Former Airbnb manager presents remote work as a reward that is not a right

A former Airbnb executive is relying on remote workers to fuel his new hosting business, which seeks to fill a gap he spotted during his seven-year tenure at the colocation business. But its premise may seem controversial to some.

There is no longer any real question about the growing demand for remote work, but with its startup Ukio, Stanley Fourteau wishes to position long stays in designer apartments as a business asset.

“Our plan is to integrate with travel agencies,” said Fourteau, who was previously Airbnb’s global growth manager for Experiences and managing director for Latin America. “Our vision is also that when we reach a certain size in certain markets, we want to work with employers to deliver it as a benefit to employees.”

Hear Airbnb CEO Brian Chesky speak in person at the Skift Global Forum in New York, September 21-23

The idea is that employers could give employees two to three months depending on stays within the Ukio network.

One of Ukio’s angel investors is also Avi Meir, co-founder and CEO of the business travel agency. Benefits of travel, which recently raised $ 160 million. “We will integrate Travelperk when the world of business travel returns,” added Fourteau.

For now, options are limited, with 100 apartments available in the Spanish cities of Barcelona and Madrid. Ukio takes unfurnished apartments from owners, usually offering them seven to ten year contracts, guaranteeing them monthly rent. “It’s a big commitment, but a lot of investors want a guaranteed return over a long period. They are downpours at risk, ”Fourteau said. Design plays a big role in their renovations.

Ukio will add properties in Lisbon in a few weeks, with plans for Berlin and London in the works; he is preparing to announce a new fundraiser, which would follow older funding from investors, including Capital of the heart. In 2019, Heartcore from Denmark was among the venture capital firms that raised $ 484 million for GetYourGuide.

Barcelona-based Fourteau, who founded Ukio with his brother Jeremy in January last year, aims to reach 20 to 25 cities in Western Europe within two to three years.

The new presidents club?

There can be an element of controversy with the incentives and rewards, according to a mobility expert. Is a luxury European getaway still viable?

“The concept of rewarding with alternate location is very compelling, from a talent perspective,” said Steve Black, co-founder and chief strategy officer of the Talent Mobility Platform. Topia. “The talents made it clear that they wanted to work remotely. “

However, it can alienate staff who are unable to live and work so flexibly. “There’s some risk, it’s a relatively lavish and visible benefit,” Black added. “Everyone sees it. If I get a bonus that is double my peers, no one knows.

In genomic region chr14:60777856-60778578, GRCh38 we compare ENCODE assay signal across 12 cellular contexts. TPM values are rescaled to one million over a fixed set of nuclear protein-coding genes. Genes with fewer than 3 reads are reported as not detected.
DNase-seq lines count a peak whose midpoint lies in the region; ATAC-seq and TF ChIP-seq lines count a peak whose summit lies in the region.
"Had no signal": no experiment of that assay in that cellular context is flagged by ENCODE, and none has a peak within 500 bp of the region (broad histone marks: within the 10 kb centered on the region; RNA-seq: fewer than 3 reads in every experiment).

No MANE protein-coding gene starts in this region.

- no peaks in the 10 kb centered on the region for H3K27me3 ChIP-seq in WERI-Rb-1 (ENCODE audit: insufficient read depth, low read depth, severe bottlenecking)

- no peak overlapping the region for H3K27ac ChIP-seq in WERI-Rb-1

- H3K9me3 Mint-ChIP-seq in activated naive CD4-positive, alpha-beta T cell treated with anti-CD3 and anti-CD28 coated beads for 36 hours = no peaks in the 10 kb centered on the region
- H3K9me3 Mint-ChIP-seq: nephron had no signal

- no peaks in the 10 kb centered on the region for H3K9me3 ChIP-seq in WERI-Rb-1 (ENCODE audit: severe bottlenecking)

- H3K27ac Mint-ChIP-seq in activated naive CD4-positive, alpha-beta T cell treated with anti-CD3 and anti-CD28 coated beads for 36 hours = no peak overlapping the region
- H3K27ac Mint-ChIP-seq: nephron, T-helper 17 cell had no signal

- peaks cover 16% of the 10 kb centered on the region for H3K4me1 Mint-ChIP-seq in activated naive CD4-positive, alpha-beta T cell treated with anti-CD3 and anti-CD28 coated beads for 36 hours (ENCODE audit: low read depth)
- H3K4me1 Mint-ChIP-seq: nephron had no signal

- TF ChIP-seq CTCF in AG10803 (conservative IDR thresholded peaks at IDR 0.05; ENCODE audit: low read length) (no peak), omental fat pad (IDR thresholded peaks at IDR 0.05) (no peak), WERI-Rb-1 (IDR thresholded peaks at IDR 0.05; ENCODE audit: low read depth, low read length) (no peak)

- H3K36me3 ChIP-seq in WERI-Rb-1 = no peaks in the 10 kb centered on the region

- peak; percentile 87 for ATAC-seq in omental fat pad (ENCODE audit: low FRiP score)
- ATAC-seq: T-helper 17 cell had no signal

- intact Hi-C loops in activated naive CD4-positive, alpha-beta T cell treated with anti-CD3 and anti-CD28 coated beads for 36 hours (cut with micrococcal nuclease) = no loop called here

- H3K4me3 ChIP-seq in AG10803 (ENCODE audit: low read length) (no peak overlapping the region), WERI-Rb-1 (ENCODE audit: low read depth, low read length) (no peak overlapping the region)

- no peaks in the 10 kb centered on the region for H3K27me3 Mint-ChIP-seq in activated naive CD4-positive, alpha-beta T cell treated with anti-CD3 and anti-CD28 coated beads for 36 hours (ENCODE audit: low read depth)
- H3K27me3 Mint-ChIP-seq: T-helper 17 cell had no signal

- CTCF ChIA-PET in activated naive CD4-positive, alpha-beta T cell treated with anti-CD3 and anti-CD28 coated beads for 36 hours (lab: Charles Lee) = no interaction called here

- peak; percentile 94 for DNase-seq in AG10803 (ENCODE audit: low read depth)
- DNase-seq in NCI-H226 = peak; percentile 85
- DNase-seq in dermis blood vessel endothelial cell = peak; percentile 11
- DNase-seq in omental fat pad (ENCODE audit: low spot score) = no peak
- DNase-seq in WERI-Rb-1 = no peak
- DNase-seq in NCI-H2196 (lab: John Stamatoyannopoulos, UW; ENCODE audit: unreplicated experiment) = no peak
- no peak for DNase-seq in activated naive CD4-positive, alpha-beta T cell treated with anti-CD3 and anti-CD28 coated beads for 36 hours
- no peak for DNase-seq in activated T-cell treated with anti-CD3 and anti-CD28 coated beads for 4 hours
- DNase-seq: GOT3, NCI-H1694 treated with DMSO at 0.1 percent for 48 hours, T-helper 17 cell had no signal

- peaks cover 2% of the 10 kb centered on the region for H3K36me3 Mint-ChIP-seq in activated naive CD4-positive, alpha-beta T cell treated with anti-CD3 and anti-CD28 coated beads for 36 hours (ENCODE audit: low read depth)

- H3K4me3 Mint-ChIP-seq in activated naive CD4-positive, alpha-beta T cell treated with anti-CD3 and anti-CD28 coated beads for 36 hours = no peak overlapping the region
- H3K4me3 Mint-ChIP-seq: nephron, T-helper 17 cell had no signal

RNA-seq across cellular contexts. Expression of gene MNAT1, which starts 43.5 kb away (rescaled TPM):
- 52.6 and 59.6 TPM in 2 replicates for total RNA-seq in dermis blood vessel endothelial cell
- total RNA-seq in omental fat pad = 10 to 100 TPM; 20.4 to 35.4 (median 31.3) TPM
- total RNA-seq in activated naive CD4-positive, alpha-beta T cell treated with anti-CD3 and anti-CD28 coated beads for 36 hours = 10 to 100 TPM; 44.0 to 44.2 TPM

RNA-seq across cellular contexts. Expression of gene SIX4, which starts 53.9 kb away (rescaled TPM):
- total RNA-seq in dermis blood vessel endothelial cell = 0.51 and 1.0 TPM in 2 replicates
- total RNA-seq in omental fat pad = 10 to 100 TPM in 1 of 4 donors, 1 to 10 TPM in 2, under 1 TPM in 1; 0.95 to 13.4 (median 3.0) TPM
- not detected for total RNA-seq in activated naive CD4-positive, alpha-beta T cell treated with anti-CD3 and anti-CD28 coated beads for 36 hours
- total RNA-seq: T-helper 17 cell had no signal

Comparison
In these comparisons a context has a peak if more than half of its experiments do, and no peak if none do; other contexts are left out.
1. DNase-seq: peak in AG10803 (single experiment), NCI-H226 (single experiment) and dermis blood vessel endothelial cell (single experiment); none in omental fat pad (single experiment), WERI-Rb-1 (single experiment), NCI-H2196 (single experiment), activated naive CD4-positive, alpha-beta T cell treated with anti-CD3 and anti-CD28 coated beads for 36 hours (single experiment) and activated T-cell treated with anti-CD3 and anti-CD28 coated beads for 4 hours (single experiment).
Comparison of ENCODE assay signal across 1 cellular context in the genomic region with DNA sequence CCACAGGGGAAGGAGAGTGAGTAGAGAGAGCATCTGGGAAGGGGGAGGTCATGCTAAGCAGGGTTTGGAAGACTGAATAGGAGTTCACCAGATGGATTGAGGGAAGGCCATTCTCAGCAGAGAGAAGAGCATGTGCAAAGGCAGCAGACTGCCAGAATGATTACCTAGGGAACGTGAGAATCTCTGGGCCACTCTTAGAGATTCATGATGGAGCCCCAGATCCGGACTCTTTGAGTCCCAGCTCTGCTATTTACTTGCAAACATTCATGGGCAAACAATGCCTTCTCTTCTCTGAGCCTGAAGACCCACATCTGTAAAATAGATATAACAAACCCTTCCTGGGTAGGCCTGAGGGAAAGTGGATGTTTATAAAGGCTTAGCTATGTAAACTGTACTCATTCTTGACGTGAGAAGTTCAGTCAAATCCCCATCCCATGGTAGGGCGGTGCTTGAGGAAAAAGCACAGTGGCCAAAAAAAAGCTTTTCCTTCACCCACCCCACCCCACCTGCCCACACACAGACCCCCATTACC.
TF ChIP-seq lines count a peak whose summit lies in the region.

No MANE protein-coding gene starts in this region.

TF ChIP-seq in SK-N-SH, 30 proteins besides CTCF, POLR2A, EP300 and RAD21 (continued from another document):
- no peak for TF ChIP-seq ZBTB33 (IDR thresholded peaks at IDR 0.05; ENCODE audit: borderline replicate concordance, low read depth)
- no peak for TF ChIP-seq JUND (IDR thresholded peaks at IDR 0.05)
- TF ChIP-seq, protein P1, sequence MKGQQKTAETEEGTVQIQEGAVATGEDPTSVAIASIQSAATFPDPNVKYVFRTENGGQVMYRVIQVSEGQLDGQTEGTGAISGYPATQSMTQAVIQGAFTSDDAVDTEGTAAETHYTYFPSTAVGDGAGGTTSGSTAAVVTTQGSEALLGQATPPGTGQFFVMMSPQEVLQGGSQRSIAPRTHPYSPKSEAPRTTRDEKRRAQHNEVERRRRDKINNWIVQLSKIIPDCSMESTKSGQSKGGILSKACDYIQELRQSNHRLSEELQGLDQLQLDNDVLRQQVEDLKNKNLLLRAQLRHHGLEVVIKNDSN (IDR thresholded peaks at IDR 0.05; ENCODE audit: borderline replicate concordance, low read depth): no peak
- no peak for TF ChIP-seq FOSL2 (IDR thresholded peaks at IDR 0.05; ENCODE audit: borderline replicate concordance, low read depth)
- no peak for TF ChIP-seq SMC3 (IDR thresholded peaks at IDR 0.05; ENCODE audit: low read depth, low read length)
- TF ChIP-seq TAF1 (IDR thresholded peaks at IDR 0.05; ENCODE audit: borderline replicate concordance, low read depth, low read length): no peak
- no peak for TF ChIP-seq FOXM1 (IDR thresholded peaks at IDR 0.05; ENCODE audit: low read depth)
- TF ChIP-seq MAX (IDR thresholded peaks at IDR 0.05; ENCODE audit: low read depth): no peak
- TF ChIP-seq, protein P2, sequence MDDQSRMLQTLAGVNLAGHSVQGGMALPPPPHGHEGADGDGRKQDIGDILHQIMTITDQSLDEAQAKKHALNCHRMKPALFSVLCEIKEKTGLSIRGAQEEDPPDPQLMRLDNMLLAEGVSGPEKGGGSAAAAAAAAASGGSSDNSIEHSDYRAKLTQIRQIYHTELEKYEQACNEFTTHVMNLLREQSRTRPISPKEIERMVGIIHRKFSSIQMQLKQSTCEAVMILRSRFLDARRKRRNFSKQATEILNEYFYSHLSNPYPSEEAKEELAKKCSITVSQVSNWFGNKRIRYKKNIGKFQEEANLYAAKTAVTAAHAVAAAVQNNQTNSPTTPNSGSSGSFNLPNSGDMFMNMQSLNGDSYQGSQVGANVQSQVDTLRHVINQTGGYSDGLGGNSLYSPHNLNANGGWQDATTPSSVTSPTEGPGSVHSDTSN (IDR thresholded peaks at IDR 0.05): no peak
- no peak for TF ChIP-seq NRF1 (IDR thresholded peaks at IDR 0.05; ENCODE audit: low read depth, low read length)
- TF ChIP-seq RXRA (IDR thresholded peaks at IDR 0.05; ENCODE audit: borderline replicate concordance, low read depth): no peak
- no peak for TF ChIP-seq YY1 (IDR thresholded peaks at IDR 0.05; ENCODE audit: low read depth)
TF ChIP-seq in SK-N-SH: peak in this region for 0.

Still, short city breaks may end up replacing more traditional perks. “In some functions, it’s not that rare. Think about the sales teams, the first global level will have a huge offsite in Hawaii. Or a company’s “president’s club” will have a big advantage. There are certain functions (of work) where they are used to this advantage. Black said.

Businesses may also think twice because of the costs of firing employees for months at a time. Should staff contribute to their stays? Who pays for the trips? And would they have to go to the office, if their business had one nearby? There will be a lot of questions.

Black also warned that visible approval to “work from anywhere” in this way leads companies to fiscal liability issues, especially if there is no digital nomad visa in place.

“Employers are looking elsewhere. It’s up to employees to make sure they’re (tax) compliant, ”Black said. “It exempts them from officially saying OK to something that isn’t compliant and throws the risk back on the employee if something goes wrong. “

Airbnb lessons

However, the geographic location could prove to be an advantage. “Europe is the continent with the closest proximity to major metropolises, in the same time zone, where people would like to spend three months with friends who live in Berlin, or Paris, or for example,” Fourteau said. “We wanted to seize this opportunity.

Minimum durations start at 32 nights, as opposed to typical Airbnb daily rates. It’s clearly not an Airbnb clone, but the concept seems to have sprouted as early as 2013 when Fourteau worked in Brazil for Airbnb.

“As the CEO of the region, you analyze trends, and the one we’ve seen since 2013 is growing exponentially faster than our own growth was flexible housing,” he said. “People were looking for apartments for three to six months on Airbnb. We called them long term stays. What was interesting was that we had a lot of traffic for this segment, but the percentage of bookings was very low. There was a big gap. “